(Photo from National Archives)
I will never forget the gaze of those human beings with such emaciated bodies. As a little girl, I saw newsreels of concentration camp victims. These were people whom I knew were connected to me in some way, although no one I knew personally was part of that horrific tragedy. Perhaps this experience marked me in some way, or perhaps it was my parents’ sadness around the subject. I knew, even as a young child that what happened to others mattered to me.
I was 13 when President Kennedy was killed, in an America I loved that was deep in the throws of the Civil Rights movement. My civic passion ignited, I wanted to go to Mississippi to help out. I wrote to churches far from my home in Los Angeles, hoping to find someone who would convince my parents that my traveling to join the protesters was a good idea. Instead, I received a letter from a kind woman who told me that if I wanted to do something I should start from home. People at her church needed clothing, she shared. She would gladly accept donations, should I want to mail them to her. But otherwise, she asked that I talk about my ideas with people I knew. “That is important work, too,” she said.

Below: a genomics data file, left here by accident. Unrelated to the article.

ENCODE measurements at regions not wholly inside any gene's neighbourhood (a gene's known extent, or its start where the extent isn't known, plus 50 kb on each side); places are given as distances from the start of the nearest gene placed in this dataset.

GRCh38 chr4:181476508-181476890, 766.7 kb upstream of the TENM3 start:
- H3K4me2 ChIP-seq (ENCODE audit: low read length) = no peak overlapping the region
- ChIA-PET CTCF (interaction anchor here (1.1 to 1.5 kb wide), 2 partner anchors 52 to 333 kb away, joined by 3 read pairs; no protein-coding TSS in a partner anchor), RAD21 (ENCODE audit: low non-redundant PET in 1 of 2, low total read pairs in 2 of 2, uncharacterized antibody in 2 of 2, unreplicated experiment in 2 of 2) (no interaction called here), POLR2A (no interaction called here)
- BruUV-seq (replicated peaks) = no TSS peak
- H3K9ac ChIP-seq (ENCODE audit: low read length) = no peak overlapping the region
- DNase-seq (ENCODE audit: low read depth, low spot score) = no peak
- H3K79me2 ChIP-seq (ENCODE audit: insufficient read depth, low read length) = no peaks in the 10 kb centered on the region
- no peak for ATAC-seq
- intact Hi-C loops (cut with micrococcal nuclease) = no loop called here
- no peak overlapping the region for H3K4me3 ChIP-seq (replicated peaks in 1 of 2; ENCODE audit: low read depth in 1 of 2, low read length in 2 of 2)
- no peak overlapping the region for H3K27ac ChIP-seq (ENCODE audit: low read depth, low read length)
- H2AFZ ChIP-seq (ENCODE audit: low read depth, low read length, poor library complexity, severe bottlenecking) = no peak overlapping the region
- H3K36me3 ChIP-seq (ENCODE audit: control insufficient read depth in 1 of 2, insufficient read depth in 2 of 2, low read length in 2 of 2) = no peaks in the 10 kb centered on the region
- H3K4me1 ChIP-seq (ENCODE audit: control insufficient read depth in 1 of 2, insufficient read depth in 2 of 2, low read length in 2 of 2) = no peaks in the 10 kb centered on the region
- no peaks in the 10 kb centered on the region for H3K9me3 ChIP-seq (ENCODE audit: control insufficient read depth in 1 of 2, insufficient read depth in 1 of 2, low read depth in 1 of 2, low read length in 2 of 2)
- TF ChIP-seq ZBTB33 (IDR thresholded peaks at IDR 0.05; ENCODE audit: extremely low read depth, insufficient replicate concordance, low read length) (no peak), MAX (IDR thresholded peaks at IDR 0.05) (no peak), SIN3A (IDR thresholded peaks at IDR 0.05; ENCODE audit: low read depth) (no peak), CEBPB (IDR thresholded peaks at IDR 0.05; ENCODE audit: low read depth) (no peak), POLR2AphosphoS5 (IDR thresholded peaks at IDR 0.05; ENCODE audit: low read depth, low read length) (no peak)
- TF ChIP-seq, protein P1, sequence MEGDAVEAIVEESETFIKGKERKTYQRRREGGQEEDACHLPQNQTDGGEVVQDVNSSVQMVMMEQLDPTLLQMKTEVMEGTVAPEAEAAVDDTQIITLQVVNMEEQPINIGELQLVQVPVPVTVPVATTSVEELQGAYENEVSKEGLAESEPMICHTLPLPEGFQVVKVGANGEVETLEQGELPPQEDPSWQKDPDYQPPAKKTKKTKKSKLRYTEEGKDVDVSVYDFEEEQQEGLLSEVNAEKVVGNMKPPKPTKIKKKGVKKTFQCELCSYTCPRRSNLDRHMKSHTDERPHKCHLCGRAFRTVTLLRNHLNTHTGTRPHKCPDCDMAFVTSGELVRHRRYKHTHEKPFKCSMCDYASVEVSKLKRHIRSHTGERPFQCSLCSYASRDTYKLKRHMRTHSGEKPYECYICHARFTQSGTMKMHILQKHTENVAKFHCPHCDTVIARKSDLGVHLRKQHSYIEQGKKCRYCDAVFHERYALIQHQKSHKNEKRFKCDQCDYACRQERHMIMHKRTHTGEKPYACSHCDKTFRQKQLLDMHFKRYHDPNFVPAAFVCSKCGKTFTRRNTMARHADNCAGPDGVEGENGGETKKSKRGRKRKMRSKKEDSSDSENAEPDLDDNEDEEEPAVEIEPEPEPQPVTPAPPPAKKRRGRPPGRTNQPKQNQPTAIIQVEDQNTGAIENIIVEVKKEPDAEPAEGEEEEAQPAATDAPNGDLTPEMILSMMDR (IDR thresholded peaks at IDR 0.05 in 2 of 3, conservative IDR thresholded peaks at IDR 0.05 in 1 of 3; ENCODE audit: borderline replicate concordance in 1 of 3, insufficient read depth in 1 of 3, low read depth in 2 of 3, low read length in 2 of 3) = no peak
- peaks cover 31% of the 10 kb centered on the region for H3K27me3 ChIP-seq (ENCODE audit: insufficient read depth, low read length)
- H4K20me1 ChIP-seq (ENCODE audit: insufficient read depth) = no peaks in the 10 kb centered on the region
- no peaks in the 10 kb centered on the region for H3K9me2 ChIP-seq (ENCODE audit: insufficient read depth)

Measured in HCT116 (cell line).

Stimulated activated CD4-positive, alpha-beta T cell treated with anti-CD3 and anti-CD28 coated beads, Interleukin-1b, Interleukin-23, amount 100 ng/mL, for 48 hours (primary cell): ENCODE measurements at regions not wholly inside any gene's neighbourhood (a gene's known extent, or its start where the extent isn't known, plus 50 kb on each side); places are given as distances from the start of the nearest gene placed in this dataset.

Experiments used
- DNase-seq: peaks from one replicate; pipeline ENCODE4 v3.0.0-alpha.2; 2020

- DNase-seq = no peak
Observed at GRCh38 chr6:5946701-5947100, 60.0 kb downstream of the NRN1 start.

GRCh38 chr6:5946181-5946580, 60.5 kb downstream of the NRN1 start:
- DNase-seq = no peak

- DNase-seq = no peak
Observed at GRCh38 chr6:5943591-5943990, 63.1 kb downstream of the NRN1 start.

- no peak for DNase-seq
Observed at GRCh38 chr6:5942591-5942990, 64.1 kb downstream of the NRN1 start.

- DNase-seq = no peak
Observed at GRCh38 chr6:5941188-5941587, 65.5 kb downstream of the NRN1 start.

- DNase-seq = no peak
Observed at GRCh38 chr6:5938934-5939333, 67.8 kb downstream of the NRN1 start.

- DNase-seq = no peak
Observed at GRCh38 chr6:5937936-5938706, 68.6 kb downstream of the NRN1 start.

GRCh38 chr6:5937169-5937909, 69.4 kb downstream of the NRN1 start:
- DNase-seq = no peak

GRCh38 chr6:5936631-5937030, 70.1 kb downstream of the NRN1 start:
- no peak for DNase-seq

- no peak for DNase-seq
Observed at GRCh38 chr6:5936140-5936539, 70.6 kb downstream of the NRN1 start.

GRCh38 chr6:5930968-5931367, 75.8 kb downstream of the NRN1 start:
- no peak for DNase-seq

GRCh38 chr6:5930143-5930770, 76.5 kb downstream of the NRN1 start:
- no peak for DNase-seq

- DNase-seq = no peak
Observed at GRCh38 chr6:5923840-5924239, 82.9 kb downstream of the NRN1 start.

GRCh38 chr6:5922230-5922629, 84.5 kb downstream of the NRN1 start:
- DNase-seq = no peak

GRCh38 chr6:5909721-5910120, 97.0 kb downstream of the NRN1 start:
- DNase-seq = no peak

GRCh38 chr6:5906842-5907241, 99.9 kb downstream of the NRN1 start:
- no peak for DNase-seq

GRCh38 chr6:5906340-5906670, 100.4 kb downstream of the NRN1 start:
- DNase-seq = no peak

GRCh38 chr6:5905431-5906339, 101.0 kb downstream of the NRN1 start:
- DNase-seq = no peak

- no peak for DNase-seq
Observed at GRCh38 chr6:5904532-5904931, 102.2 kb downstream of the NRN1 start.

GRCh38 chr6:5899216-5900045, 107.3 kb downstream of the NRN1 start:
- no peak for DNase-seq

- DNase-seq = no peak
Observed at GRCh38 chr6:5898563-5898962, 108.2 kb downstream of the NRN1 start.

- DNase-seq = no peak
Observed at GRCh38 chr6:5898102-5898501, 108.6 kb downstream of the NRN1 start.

Disappointed but dogged, I did as she asked. I think I was motivated by a president who said, “Ask not what your country can do for you; ask what you can do for your country.” Yes, he, like many men throughout history, was a womanizer. He probably had other human flaws as well, among them not ending the Vietnam War. But he inspired me. He was a man full of goodness among his human frailties.
This is what we need now: national leadership that inspires goodness and good deeds, as inspiration for children and adults. I invite you to help me spread the word. Help me share your stories to inspire Americans to help turn this nightmare that has become our national narrative into the country our founders intended, despite their own human frailties and our own.